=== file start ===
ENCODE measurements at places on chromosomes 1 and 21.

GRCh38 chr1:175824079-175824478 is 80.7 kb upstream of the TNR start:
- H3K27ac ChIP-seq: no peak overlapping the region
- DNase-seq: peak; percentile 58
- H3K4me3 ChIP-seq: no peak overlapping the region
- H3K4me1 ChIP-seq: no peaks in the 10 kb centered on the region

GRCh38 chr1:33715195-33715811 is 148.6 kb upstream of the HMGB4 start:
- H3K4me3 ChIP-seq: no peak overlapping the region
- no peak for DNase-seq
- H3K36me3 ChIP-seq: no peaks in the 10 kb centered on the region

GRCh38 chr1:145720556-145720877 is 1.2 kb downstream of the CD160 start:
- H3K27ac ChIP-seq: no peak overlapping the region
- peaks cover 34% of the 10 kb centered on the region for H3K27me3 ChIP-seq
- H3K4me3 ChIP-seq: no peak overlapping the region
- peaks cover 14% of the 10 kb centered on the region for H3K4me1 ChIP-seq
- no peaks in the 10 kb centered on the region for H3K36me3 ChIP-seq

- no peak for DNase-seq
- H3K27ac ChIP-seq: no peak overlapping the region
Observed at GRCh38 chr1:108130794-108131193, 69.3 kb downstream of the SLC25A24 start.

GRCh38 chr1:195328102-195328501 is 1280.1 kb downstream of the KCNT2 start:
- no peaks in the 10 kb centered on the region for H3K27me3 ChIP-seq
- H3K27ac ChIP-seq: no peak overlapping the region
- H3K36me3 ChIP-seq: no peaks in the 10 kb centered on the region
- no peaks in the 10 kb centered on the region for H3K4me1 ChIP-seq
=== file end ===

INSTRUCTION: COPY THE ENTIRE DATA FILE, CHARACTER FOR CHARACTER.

ENCODE measurements at places on chromosomes 1 and 21.

GRCh38 chr1:175824079-175824478 is 80.7 kb upstream of the TNR start:
- H3K27ac ChIP-seq: no peak overlapping the region
- DNase-seq: peak; percentile 58
- H3K4me3 ChIP-seq: no peak overlapping the region
- H3K4me1 ChIP-seq: no peaks in the 10 kb centered on the region

GRCh38 chr1:33715195-33715811 is 148.6 kb upstream of the HMGB4 start:
- H3K4me3 ChIP-seq: no peak overlapping the region
- no peak for DNase-seq
- H3K36me3 ChIP-seq: no peaks in the 10 kb centered on the region

GRCh38 chr1:145720556-145720877 is 1.2 kb downstream of the CD160 start:
- H3K27ac ChIP-seq: no peak overlapping the region
- peaks cover 34% of the 10 kb centered on the region for H3K27me3 ChIP-seq
- H3K4me3 ChIP-seq: no peak overlapping the region
- peaks cover 14% of the 10 kb centered on the region for H3K4me1 ChIP-seq
- no peaks in the 10 kb centered on the region for H3K36me3 ChIP-seq

- no peak for DNase-seq
- H3K27ac ChIP-seq: no peak overlapping the region
Observed at GRCh38 chr1:108130794-108131193, 69.3 kb downstream of the SLC25A24 start.

GRCh38 chr1:195328102-195328501 is 1280.1 kb downstream of the KCNT2 start:
- no peaks in the 10 kb centered on the region for H3K27me3 ChIP-seq
- H3K27ac ChIP-seq: no peak overlapping the region
- H3K36me3 ChIP-seq: no peaks in the 10 kb centered on the region
- no peaks in the 10 kb centered on the region for H3K4me1 ChIP-seq